Nations' Outer Continental Shelf boundaries and unilateral mining may not extend beyond "constraint lines" defined by UNCLOS.

UNCLOS ratification enshrines the principles of freedom of navigation and access, thereby strengthening the U.S. position in the pacific region and the U.S. pivot to South East Asia (S.E.A.). Ratification supports future S.E.A. diplomatic developments through its focus on the region’s most prominent domain.  Maritime territorial claims continue to inflict tension in S.E.A. and with UNCLOS as the primary legal guidance, the U.S. would be forced to stay on the diplomatic sidelines for a multilateral discussion without ratification.  Yet, U.S. accession and ratification would result in isolation and a decline in future cooperation with those remaining maritime countries that have maintained disputes over UNCLOS and chose not to accept or ratify it, namely:

Cambodia, Colombia, Democratic People’s Republic of Korea, Ecuador, El Salvador, Eritrea, Iran, Israel, Libya,  Peru, Syria, Timor-Leste, Turkey, United Arab Emirates, Venezuela [1] 

Despite the advantages Secretary Panetta and other U.S. advocates cite for the international maritime legal framework and global commons access rights (including the Arctic), the U.S. and other non-ratifying countries have long since acknowledged various negative aspects of the convention: increased non-local environmental policies, International Seabed Authority fees and taxes, international eminent domain grabs of intellectual property (to share new technology used in exploiting the economic opportunities of the expanded maritime domain), and the perception of a requirement to suspend all military-related actions while conducting innocent passage.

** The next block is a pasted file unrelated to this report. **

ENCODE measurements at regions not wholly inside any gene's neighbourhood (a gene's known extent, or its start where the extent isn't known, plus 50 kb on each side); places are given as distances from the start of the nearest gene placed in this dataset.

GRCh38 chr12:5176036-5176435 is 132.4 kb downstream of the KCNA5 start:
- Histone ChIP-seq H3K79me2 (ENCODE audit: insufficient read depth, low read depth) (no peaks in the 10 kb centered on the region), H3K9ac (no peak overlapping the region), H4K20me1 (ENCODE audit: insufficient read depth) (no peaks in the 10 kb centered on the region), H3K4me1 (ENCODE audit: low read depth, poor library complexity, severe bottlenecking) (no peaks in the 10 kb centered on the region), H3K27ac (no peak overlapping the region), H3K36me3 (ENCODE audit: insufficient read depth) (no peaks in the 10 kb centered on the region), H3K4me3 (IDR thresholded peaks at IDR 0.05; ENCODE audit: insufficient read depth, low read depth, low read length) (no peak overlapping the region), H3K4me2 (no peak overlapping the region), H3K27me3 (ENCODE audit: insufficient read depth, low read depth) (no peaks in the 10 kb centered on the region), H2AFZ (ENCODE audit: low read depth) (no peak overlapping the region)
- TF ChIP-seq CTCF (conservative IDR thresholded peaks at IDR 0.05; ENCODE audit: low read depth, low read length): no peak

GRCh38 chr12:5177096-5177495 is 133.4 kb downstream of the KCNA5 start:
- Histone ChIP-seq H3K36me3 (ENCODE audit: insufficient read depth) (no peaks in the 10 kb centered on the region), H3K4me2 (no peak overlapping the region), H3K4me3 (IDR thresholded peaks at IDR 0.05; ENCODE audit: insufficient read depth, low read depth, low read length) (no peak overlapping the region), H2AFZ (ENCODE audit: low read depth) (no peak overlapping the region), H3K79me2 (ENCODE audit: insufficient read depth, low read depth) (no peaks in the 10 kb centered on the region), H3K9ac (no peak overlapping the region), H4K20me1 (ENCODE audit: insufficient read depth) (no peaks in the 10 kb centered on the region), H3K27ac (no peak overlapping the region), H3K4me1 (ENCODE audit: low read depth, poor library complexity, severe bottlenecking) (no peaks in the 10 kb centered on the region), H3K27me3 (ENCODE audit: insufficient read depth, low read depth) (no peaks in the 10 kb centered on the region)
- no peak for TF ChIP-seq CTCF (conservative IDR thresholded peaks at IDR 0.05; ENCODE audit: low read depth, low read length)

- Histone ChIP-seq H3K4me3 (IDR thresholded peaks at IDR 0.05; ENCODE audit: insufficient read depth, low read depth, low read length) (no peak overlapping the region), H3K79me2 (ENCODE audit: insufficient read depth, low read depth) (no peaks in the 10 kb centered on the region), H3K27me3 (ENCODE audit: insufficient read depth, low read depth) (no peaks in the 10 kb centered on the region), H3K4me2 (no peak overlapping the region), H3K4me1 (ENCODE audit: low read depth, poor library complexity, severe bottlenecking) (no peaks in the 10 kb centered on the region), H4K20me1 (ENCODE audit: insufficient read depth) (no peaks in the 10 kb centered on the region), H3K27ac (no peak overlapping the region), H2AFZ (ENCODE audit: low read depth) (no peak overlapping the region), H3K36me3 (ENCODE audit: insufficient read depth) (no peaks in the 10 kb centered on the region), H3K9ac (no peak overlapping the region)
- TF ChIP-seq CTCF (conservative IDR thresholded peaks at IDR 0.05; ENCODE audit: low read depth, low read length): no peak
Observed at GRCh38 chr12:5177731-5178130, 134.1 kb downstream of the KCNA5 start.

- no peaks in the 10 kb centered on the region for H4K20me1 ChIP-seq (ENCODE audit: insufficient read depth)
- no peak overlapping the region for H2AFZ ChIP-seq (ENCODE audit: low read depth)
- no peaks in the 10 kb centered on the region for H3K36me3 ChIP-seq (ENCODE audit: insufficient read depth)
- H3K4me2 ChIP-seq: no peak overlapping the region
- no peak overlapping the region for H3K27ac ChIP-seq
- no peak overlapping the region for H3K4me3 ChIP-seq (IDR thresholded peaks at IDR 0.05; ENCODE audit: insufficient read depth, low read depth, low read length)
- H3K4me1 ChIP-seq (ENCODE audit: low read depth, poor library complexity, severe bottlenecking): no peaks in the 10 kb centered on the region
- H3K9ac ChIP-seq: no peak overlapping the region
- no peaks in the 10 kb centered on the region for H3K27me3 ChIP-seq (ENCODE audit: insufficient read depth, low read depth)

Claims submitted by the origina 2009 deadline.

In order to fully address the impact of UNCLOS ratification to S.E.A. regional stability, countries such as the U.S. must weigh the finer points of the treaty and second-order effects its ratification might bring.  As a new signatory, would U.S. diplomatic relations with Turkey and Israel now hinge on ignorance of Greece and Cyprus maritime boundary and Exclusive Economic Zone claims?  As U.S. businesses continue to explore deep sea beds, would the U.S. concede to limited exploitation and research of (traditionally unquestioned) U.S. bodies of water by an international consensus?  How would the U.S. discuss future fish stock trade with South American countries concerned with migratory fish locations beyond 200nm?  Perhaps the U.S. pursuance of UNCLOS to support the pivot to the Pacific truly outweighs these other non-vital diplomatic considerations, but I can’t stop wondering if by doing so, the U.S. may cause yet another pivot among its allies.